PROVING a calling placed on our life by God is for the large part irrelevant, but one thing about the call is it’s never a demand.
God never demands we do anything, even His commands are not demands, for demands place something inconsistent with and untrue upon the character of God.
God’s commands are imperatives that we must do if we wish to please Him; they are standards by which we will be judged. They are also standards by which we can be kept to account to in this life, for example, within the church. The church quite rightly disciplines its leaders and members for wanton transgressions against God’s commands when they hurt or have the potential to hurt the church, its members, or the wider community. The church has a mandate to stand against abuse of all forms.
If God’s calling is never a demand, it is also never a suggestion, as if ‘take it or leave it’. It is something that a person feels compelled to do — to serve their God for the rest of their lives. They would never say, God demanded me to do it, and nor would they say, God said I could if I wanted to.
God’s calling is something that is communicated by the Holy Spirit directly into the heart of a person — God’s man or woman. God never limits His call, but our calling can be limited by our gifting, talents, personality, and experience. Yet God equips the called, and proof of calling is the Spirit’s clarion call to the gifting we’re about to receive. See how with time we can truly determine a calling. We say time will tell and time always does tell.
Nobody can rightly say God made me do it as if we had no choice. God never makes anyone do anything, but He does issue consequences for choices, just like in human relationships parents cannot rightfully demand their adult children do this or that, but for their choices there are consequences. Love is freedom to choose, to the exact proportion of the responsibility that is wedded to that freedom. Love is the perfect balance of freedom with responsibility, as in scales of justice, where the weights must balance.
God never demands anyone follow Him, ever. His is one of persuasive invitation where we cannot say no, not because He holds our arm behind our back, but because He is too good to refuse.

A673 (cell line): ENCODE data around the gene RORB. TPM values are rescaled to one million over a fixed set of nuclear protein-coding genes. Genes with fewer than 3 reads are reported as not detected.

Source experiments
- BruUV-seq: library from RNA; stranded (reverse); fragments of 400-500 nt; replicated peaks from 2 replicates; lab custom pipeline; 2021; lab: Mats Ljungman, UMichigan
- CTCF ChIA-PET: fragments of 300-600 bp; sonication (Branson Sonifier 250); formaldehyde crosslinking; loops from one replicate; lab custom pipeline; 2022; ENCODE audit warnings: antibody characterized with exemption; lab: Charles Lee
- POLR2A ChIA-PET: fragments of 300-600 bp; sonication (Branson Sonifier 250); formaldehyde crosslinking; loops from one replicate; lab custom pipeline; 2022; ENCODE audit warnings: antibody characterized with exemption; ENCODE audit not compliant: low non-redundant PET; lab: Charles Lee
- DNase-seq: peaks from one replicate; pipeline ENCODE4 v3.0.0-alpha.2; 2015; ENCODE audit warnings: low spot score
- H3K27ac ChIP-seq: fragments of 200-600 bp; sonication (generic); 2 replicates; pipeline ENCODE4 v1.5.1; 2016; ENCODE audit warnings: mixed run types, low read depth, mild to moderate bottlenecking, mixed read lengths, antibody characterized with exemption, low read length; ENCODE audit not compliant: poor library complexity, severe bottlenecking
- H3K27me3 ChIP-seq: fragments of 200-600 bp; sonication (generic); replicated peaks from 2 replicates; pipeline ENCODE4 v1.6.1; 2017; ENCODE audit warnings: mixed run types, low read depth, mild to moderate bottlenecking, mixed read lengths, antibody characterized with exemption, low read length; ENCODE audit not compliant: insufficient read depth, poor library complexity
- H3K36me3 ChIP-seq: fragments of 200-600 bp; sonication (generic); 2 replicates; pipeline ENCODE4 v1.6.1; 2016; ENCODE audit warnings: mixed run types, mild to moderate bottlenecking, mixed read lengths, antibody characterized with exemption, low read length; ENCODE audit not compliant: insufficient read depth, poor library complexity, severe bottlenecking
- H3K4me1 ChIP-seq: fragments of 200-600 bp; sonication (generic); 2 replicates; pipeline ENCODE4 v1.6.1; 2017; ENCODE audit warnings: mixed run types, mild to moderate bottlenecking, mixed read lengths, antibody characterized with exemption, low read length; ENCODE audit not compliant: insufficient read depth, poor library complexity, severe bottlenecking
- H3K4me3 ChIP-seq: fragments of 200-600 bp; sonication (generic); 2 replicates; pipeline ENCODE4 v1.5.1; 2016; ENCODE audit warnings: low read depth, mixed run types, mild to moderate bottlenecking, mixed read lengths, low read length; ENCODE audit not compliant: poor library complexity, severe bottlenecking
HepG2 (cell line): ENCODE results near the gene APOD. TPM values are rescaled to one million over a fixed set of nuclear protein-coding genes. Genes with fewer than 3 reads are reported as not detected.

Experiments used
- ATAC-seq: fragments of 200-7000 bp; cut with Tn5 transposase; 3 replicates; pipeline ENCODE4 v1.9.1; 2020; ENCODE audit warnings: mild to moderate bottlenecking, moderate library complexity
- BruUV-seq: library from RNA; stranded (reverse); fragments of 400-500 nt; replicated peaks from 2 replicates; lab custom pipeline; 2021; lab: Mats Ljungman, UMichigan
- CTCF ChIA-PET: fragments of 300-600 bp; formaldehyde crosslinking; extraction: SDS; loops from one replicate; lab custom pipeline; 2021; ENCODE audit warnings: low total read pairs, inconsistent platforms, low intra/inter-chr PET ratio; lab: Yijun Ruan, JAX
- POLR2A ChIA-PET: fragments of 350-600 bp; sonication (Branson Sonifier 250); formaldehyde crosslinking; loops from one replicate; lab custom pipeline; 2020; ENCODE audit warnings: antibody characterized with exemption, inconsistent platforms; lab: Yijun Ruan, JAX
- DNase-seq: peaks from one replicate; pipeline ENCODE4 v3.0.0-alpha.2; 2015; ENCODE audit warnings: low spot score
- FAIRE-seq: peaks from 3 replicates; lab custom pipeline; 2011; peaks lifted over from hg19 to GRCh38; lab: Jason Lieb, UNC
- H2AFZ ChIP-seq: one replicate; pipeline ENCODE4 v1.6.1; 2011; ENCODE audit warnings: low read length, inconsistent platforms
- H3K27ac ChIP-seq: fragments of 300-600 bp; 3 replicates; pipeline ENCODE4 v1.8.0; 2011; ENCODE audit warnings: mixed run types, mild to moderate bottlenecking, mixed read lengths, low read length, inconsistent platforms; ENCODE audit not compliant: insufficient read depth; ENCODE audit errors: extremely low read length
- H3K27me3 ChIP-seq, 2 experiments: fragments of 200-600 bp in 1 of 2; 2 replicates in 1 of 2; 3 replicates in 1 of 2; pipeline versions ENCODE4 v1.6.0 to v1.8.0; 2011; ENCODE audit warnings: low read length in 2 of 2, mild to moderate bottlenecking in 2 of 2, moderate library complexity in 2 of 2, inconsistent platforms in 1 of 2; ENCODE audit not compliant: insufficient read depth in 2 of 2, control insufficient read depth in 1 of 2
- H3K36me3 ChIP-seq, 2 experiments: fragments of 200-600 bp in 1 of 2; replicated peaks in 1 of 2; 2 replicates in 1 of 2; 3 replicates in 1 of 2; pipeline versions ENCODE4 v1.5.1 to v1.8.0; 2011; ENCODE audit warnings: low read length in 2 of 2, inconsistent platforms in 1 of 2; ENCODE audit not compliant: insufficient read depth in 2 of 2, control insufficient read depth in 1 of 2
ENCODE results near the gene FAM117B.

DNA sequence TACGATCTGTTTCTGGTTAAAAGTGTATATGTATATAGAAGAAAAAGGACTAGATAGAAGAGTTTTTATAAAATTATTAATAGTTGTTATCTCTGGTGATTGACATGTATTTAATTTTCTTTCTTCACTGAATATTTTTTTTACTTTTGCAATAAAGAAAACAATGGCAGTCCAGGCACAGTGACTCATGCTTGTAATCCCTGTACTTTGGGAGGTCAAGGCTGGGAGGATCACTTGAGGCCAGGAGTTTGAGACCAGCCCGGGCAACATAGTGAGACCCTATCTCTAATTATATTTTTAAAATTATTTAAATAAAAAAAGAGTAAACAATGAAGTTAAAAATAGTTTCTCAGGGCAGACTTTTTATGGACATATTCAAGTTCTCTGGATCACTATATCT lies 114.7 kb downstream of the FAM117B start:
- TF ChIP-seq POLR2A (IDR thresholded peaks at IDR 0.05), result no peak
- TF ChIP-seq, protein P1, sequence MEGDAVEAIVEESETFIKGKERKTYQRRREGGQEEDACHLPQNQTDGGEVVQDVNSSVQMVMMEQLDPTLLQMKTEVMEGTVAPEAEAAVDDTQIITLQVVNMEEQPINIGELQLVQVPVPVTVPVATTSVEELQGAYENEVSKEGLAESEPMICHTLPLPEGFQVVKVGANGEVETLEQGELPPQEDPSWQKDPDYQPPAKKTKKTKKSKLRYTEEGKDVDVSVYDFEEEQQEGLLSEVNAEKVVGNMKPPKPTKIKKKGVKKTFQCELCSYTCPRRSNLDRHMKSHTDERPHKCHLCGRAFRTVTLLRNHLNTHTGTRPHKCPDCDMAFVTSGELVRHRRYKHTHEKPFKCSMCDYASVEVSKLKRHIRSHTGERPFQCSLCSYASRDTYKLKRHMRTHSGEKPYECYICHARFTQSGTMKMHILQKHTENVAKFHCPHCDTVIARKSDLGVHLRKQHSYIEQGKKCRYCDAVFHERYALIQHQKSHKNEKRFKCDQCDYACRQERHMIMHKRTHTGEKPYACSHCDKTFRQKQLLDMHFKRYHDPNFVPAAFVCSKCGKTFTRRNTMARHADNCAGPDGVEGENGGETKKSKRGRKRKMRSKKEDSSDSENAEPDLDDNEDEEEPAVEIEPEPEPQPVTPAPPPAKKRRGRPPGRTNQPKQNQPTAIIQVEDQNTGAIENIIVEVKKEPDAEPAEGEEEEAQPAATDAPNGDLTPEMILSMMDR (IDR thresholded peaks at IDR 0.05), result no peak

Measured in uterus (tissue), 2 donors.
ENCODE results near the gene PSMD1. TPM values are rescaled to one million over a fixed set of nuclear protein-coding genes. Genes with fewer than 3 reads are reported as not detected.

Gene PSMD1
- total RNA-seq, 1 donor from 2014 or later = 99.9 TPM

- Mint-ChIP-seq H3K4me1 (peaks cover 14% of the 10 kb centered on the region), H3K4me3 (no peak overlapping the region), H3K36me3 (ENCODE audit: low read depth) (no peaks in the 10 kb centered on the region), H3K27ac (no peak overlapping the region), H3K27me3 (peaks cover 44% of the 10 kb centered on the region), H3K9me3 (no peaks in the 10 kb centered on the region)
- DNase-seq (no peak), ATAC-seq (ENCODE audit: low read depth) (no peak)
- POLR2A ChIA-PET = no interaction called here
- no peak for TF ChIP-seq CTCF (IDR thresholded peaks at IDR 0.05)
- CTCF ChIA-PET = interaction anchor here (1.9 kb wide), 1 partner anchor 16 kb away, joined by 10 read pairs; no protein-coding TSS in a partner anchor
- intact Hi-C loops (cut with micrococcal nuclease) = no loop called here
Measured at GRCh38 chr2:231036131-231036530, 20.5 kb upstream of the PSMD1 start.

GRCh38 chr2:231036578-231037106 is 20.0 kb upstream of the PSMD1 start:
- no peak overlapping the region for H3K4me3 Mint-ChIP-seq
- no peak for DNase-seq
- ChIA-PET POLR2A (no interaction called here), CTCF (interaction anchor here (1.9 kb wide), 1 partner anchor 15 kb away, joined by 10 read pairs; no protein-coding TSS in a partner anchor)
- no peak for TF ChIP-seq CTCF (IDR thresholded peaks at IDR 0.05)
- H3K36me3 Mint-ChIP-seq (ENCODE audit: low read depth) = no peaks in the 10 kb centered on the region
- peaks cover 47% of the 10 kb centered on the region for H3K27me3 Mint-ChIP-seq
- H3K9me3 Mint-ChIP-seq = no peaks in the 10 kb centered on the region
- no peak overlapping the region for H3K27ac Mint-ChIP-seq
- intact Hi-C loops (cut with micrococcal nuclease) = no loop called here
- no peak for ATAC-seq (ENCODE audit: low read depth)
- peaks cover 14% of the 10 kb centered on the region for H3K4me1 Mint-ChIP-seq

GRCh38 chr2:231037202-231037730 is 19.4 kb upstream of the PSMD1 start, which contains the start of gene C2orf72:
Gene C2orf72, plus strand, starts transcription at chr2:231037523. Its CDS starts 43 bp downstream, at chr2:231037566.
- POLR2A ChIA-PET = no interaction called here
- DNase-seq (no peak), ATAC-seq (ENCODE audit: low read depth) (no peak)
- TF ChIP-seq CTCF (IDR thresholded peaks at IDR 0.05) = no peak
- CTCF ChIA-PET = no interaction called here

To say that God demands me to serve Him is a manipulation of God to the degree that we refuse responsibility for our own actions as well as refusing ourselves the freedom God gives us in Christ. To say that would also put words in God’s mouth that He would never speak. It makes God human, and a manipulative human at that. It’s a perversion of a holy God who is wholly other-than human.
Another thing proximal to this discussion are those times we’re tempted to say, I’m not called to this! Many times, we may not be called to a particular task or role or season, but God still asks us to endure it; again, it is no demand, but there are possibly consequences for bailing out of a hardship we could otherwise endure just because we can.

So, God’s call is freedom, for love, for service, for choice, to serve Him freely with love by choice. Such a calling owes us nothing. It is our gift to the One who has gifted us, and gifts require no return.

Be careful what you wish for

WHEN you wear a T-shirt emblazoned with Jesus: Today, Tomorrow, Forever you can expect reactions. One recent day I got more than I expected. Especially from myself.
When I got dressed I hardly noticed the shirt I reached for, though I’ve always liked the fit of this T-shirt.